The Madoc schools are already over-congested with parents picking up and dropping off students. Vehicles parked in front of MPS are daily backing out into live lanes of traffic while children and parents are zig-zagging through them to get to their cars. Adding 120 more students [from MTPS] and their families will contribute to an already unsafe situation.

  • Other issues raised by Rowe:
    • Because of the lack of space for bus loading zones at the two schools, three buses in the afternoon have to park in the smoking area outside the high school. Any students riding these buses, he said

      have to pass through the smoking area and then sit until departure time overlooking this daily influence and inhaling cigarette fumes.

    • Adding 120 students to the buses travelling to MPS and CHSS will cause overcrowded buses:

      I know from my experience that an overcrowded bus creates dynamic situations. As we max out the seating capacities on buses it creates quarrelling, fighting and conflicts and becomes unsafe, since the only adult on the bus, the driver, is responsible for so many children.

  • Bruce Buttar, the area representative of the Ontario Federation of Agriculture, spoke about how the departure of young people and families, when there are no services such as schools for them, is hurting rural Ontario. The OFA and its partners are working hard to reverse this trend and revitalize rural areas, he said – “but we need a solid school system.” Buttar added that in rural areas, schools are community hubs as well as places for kids to learn; when they are closed, they’re closed for the entire community. He urged the trustees and the board administrators to dare to think differently, to support rural schools and rural life. Hear, hear!
  • One of the most impressive speeches was a brief one from Leslie Chapman, a woman whose family had, back in the 19th century, given the land on which Madoc Township Public School now sits as a place for its predecessor, the small Burris School (SS#9, Madoc Township). She implored the trustees to think about “the rich, rich heritage this school has.” Bravo!
  • Amy Beaton, the parent of a student at MTPS, noted that the board’s decision on our schools is scheduled for June 19, when there are only eight school days left. Eight days, she suggested with emotion evident in her voice, is not nearly enough for the students to say goodbye to their school community. Spending those final days as their much-loved place is being filled with moving boxes and being shut down  “is not a very memorable last few days at school,” she said. And what about honouring the legacy of MTPS? Former students, she noted, would surely want to come, some from afar, and take part in that; how could it be properly done in eight days?
  • Carrie Smith, a Madoc Township councillor, spoke very eloquently and made so many good points. I urge you to watch the video, but here’s an excerpt:

    The closing of our only school will affect who chooses to move into our township, as [the local school is] often a deciding factor for many families. I strongly feel that this will be a deterrent to families … We are becoming a disjointed society with little to tie us to our roots. Madoc Township Public School has provided such a strong sense of community for so many years – and I just can’t help but think it’s the time that we spent together outside in the amazing green space just being kids for a moment longer in time. Our lives are ever-increasingly becoming more and more hectic, and this school is a way for parents to hold on to a rural way of life.”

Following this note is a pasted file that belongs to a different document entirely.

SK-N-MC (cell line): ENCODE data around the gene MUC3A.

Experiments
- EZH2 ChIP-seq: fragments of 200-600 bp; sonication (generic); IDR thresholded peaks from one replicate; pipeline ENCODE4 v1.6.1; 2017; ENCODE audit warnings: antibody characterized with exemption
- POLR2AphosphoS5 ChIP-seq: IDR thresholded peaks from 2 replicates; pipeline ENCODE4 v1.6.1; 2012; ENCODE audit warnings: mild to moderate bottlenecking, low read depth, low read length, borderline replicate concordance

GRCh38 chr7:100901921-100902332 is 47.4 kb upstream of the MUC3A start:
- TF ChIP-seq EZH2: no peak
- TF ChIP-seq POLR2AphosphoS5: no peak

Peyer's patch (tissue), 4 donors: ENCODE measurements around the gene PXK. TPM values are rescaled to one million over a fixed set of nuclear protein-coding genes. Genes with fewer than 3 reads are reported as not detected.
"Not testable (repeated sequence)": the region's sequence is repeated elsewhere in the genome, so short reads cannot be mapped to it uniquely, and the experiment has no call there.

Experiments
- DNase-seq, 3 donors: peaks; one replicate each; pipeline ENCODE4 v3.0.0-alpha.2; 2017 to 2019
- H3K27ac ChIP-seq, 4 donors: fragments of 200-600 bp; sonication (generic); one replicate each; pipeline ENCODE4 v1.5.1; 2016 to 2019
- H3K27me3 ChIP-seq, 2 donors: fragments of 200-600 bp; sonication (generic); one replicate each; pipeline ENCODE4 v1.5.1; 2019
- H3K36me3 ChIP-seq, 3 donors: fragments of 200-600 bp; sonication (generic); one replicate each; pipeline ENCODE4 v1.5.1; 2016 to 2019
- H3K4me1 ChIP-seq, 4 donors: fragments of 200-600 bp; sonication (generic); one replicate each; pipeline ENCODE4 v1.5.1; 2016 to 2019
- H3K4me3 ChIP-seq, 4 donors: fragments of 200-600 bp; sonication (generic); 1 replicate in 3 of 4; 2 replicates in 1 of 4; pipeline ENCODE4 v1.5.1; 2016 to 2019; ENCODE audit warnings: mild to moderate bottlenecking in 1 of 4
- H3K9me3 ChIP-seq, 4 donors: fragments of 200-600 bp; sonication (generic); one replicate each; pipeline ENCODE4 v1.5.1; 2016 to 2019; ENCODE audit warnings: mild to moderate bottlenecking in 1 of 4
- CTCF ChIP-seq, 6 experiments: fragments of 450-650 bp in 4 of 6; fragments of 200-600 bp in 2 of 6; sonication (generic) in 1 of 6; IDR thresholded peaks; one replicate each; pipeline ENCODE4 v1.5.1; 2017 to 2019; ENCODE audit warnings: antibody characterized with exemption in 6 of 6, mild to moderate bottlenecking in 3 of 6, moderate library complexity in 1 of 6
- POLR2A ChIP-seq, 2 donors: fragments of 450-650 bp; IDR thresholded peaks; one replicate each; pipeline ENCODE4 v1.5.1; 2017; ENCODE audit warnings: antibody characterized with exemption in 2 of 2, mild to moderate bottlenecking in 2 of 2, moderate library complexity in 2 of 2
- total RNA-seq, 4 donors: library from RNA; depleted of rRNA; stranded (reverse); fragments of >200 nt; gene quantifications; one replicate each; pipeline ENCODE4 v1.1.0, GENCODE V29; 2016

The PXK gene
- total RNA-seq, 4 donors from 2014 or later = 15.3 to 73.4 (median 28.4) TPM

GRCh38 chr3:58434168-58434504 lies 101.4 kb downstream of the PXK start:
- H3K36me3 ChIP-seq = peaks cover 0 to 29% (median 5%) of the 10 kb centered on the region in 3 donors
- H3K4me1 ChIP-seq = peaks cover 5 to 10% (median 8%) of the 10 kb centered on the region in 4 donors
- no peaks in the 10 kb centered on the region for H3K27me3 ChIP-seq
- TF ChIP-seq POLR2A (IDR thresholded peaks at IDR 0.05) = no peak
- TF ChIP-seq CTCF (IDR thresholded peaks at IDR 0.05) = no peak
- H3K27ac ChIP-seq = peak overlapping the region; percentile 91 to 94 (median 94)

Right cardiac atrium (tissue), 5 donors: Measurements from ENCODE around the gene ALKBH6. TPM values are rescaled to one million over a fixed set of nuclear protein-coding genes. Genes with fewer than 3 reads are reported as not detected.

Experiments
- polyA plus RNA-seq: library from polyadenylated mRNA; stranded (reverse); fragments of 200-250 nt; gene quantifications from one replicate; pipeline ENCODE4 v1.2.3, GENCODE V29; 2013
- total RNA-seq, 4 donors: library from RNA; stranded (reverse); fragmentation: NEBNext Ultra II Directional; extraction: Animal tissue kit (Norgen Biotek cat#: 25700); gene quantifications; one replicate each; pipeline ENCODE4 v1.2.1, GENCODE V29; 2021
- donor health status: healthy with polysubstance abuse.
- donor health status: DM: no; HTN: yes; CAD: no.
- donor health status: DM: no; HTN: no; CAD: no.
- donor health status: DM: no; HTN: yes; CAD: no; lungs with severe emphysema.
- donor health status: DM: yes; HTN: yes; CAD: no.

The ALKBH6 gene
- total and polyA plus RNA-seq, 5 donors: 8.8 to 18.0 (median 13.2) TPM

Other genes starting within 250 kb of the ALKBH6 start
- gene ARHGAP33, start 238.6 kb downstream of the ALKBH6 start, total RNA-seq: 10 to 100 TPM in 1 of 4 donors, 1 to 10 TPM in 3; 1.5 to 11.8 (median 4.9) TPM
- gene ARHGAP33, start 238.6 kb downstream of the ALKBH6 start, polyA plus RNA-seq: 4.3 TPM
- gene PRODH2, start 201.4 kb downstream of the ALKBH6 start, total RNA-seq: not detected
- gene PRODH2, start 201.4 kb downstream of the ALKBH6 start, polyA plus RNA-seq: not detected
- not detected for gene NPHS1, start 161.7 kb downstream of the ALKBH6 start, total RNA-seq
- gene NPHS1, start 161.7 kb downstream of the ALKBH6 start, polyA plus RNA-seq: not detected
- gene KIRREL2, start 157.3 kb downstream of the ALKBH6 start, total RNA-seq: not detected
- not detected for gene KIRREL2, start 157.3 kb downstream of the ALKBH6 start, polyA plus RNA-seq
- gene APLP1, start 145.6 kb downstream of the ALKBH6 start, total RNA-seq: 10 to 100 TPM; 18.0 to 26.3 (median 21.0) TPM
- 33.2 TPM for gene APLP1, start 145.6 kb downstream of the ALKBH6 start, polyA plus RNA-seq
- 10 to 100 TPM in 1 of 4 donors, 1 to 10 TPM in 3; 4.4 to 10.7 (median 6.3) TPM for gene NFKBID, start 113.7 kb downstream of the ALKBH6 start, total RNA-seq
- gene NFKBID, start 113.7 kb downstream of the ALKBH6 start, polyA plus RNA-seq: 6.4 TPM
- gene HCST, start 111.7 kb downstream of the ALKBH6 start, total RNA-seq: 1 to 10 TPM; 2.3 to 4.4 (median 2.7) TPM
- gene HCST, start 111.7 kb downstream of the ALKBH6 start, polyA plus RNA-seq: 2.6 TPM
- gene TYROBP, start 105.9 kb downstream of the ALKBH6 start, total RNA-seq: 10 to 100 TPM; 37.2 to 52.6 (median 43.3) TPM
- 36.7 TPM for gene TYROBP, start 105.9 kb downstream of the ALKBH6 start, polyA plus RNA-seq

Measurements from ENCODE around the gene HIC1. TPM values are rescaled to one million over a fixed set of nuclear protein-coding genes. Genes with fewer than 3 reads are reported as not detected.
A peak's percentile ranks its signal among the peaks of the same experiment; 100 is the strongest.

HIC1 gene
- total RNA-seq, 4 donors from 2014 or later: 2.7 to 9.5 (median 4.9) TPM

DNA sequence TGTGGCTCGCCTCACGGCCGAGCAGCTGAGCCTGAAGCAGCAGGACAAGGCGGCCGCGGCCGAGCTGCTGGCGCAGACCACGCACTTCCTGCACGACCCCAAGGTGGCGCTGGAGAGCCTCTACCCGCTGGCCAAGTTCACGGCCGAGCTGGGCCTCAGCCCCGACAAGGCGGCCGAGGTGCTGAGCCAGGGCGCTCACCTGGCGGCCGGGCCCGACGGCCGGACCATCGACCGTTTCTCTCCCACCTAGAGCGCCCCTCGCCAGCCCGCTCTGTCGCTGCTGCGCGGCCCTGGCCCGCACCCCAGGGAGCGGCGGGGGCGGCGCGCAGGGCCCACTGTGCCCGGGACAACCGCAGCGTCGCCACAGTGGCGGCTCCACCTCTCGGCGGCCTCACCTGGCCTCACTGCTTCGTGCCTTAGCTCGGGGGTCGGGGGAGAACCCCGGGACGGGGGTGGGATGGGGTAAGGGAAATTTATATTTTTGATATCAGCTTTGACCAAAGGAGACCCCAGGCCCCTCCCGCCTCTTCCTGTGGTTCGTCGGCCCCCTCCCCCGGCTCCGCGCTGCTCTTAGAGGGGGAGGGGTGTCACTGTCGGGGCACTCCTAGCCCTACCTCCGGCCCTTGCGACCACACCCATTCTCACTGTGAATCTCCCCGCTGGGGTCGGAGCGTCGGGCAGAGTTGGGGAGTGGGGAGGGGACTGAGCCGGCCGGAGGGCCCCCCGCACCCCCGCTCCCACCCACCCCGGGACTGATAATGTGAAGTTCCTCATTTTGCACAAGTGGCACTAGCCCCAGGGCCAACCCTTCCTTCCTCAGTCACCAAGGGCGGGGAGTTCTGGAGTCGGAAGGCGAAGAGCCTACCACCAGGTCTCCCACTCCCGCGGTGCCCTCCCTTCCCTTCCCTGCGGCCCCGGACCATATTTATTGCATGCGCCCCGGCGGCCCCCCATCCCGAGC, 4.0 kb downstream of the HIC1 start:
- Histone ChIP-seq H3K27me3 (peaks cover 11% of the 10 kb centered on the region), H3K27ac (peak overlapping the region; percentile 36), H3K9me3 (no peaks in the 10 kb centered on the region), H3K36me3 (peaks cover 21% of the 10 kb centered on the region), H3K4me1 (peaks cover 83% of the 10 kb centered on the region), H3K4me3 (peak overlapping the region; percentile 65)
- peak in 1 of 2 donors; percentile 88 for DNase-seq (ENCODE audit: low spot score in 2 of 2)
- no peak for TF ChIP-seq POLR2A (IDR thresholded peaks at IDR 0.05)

Full house at CHSS

    A full house in the gym at CHSS listens a Madoc Township Councillor Carrie Smith (centre, standing, wearing white) makes a plea for our rural school and rural way of life.

  • And there was more:
    • A letter from Tom Deline, the mayor of Centre Hastings (which encompasses the village of Madoc) to say that a big parcel of fully serviced land within the community is readily available as a location for a new kindergarten-to-Grade 12 school.
    • Madoc parent Kari Kramp pointing out that the estimated cost for a new school is less than half the estimated cost of repairs needed at CHSS over the next 20 years: $21 million vs. $48 million. “There are better ways to spend $27 million,” she astutely observed.
    • Concerns about asbestos in all three existing school buildings, and whether it would be a risk if renovations to make space for the Grades 7 and 8 students are done at CHSS.
    • Concerns about whether there will be the necessary facilities and programs at the high school for students with autism and other special needs.
    • A strong plea for keeping a school where children can take advantage of all the benefits of unstructured outdoor play with other kids – which leads to social development, healthy relationships and leadership skills. “What are the benefits of reducing kids’ green space?” was the question asked to the school-board representatives. No answer was offered.

Both the senior administrators and some of the trustees have said that the decision on our local schools is not a done deal – that other options can be considered. The next step in that consideration process is a meeting of the board’s student enrolment/school capacity meeting on Monday, April 10 (3:30 p.m. at the board office, 156 Ann St., Belleville; open to the public). It is then that the trustees will receive the final report and recommendation from the senior administrators, though that report is to be posted on the board’s website a few days before the meeting.

On Wednesday, April 26, also at the board headquarters in Belleville, that same committee will hear delegations from the public about the final proposal. Anyone who wants to say something to the trustees will have to register as a delegation at least five business days in advance of the meeting. The registration form is on the board’s website; here is a direct link.

On Tuesday, May 23, the committee meets again to prepare a recommendation to the full board (the 10 trustees). Again, the meeting is public.

And the final vote by those trustees is to take place Monday, June 19.

I’ll be there. Judging by the impressive turnout last Wednesday, and the impassioned pleas to the trustees to do what’s best for our kids and our community, I expect a lot of you will be too.